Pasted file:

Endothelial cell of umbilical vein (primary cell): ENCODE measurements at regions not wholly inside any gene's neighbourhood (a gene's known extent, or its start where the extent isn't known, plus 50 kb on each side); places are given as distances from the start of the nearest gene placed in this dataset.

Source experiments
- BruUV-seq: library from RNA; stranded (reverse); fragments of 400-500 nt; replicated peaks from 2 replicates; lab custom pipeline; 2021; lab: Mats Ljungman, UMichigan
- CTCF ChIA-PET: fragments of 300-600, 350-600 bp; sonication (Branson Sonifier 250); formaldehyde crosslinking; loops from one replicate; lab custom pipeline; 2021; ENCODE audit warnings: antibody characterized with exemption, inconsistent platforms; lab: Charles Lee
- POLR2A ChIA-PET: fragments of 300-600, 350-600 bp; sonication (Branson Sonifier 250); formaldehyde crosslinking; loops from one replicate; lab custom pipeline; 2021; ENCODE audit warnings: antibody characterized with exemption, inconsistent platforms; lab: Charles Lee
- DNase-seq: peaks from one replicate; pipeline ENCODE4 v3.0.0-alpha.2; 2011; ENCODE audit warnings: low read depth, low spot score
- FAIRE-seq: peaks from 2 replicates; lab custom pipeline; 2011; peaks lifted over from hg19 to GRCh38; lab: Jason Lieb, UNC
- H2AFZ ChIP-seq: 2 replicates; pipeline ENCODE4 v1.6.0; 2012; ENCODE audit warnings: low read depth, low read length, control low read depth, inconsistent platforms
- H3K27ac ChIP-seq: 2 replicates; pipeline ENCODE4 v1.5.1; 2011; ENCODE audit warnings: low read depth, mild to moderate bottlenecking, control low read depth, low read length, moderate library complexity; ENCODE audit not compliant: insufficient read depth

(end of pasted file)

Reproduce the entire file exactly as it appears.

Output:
Endothelial cell of umbilical vein (primary cell): ENCODE measurements at regions not wholly inside any gene's neighbourhood (a gene's known extent, or its start where the extent isn't known, plus 50 kb on each side); places are given as distances from the start of the nearest gene placed in this dataset.

Source experiments
- BruUV-seq: library from RNA; stranded (reverse); fragments of 400-500 nt; replicated peaks from 2 replicates; lab custom pipeline; 2021; lab: Mats Ljungman, UMichigan
- CTCF ChIA-PET: fragments of 300-600, 350-600 bp; sonication (Branson Sonifier 250); formaldehyde crosslinking; loops from one replicate; lab custom pipeline; 2021; ENCODE audit warnings: antibody characterized with exemption, inconsistent platforms; lab: Charles Lee
- POLR2A ChIA-PET: fragments of 300-600, 350-600 bp; sonication (Branson Sonifier 250); formaldehyde crosslinking; loops from one replicate; lab custom pipeline; 2021; ENCODE audit warnings: antibody characterized with exemption, inconsistent platforms; lab: Charles Lee
- DNase-seq: peaks from one replicate; pipeline ENCODE4 v3.0.0-alpha.2; 2011; ENCODE audit warnings: low read depth, low spot score
- FAIRE-seq: peaks from 2 replicates; lab custom pipeline; 2011; peaks lifted over from hg19 to GRCh38; lab: Jason Lieb, UNC
- H2AFZ ChIP-seq: 2 replicates; pipeline ENCODE4 v1.6.0; 2012; ENCODE audit warnings: low read depth, low read length, control low read depth, inconsistent platforms
- H3K27ac ChIP-seq: 2 replicates; pipeline ENCODE4 v1.5.1; 2011; ENCODE audit warnings: low read depth, mild to moderate bottlenecking, control low read depth, low read length, moderate library complexity; ENCODE audit not compliant: insufficient read depth